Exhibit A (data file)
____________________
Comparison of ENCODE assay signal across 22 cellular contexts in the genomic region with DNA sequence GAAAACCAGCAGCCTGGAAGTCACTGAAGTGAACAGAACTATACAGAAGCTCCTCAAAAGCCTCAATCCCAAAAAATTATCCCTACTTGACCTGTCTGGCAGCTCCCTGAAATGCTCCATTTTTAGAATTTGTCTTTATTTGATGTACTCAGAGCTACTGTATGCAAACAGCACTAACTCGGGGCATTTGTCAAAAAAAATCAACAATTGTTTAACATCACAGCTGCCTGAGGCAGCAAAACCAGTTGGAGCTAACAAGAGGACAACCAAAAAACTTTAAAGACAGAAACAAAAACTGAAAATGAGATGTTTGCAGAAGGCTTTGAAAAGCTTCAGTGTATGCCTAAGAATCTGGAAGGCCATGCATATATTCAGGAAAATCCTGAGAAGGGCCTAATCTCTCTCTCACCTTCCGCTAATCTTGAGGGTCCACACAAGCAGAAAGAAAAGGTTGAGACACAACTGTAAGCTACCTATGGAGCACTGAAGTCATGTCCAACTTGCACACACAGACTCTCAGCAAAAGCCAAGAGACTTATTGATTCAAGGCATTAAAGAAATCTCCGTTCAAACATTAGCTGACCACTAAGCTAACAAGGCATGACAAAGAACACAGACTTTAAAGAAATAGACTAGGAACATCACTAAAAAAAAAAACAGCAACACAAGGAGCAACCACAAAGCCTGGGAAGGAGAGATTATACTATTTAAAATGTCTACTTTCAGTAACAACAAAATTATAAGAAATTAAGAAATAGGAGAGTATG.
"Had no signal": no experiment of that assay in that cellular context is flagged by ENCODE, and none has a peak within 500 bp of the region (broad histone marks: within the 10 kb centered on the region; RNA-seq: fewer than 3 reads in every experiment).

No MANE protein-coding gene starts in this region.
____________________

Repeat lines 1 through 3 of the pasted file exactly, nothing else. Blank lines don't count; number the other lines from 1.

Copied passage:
Comparison of ENCODE assay signal across 22 cellular contexts in the genomic region with DNA sequence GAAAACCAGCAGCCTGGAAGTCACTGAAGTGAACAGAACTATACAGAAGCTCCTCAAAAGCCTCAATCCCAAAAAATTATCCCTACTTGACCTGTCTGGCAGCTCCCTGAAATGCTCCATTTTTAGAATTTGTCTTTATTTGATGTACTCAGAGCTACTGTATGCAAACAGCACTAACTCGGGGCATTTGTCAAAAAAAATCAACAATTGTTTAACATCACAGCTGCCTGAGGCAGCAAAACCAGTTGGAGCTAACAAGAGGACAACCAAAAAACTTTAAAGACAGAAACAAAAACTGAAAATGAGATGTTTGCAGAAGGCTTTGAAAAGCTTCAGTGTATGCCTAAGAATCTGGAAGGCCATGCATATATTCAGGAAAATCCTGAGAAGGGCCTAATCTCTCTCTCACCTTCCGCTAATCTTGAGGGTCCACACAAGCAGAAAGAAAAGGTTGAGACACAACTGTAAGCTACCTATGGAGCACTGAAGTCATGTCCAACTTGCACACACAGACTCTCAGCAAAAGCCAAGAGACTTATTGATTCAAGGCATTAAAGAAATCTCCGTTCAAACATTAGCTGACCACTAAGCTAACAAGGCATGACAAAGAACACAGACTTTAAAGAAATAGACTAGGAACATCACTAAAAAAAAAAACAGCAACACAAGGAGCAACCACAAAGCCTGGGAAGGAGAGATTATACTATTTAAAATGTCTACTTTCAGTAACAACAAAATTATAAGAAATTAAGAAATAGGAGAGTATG.
"Had no signal": no experiment of that assay in that cellular context is flagged by ENCODE, and none has a peak within 500 bp of the region (broad histone marks: within the 10 kb centered on the region; RNA-seq: fewer than 3 reads in every experiment).

No MANE protein-coding gene starts in this region.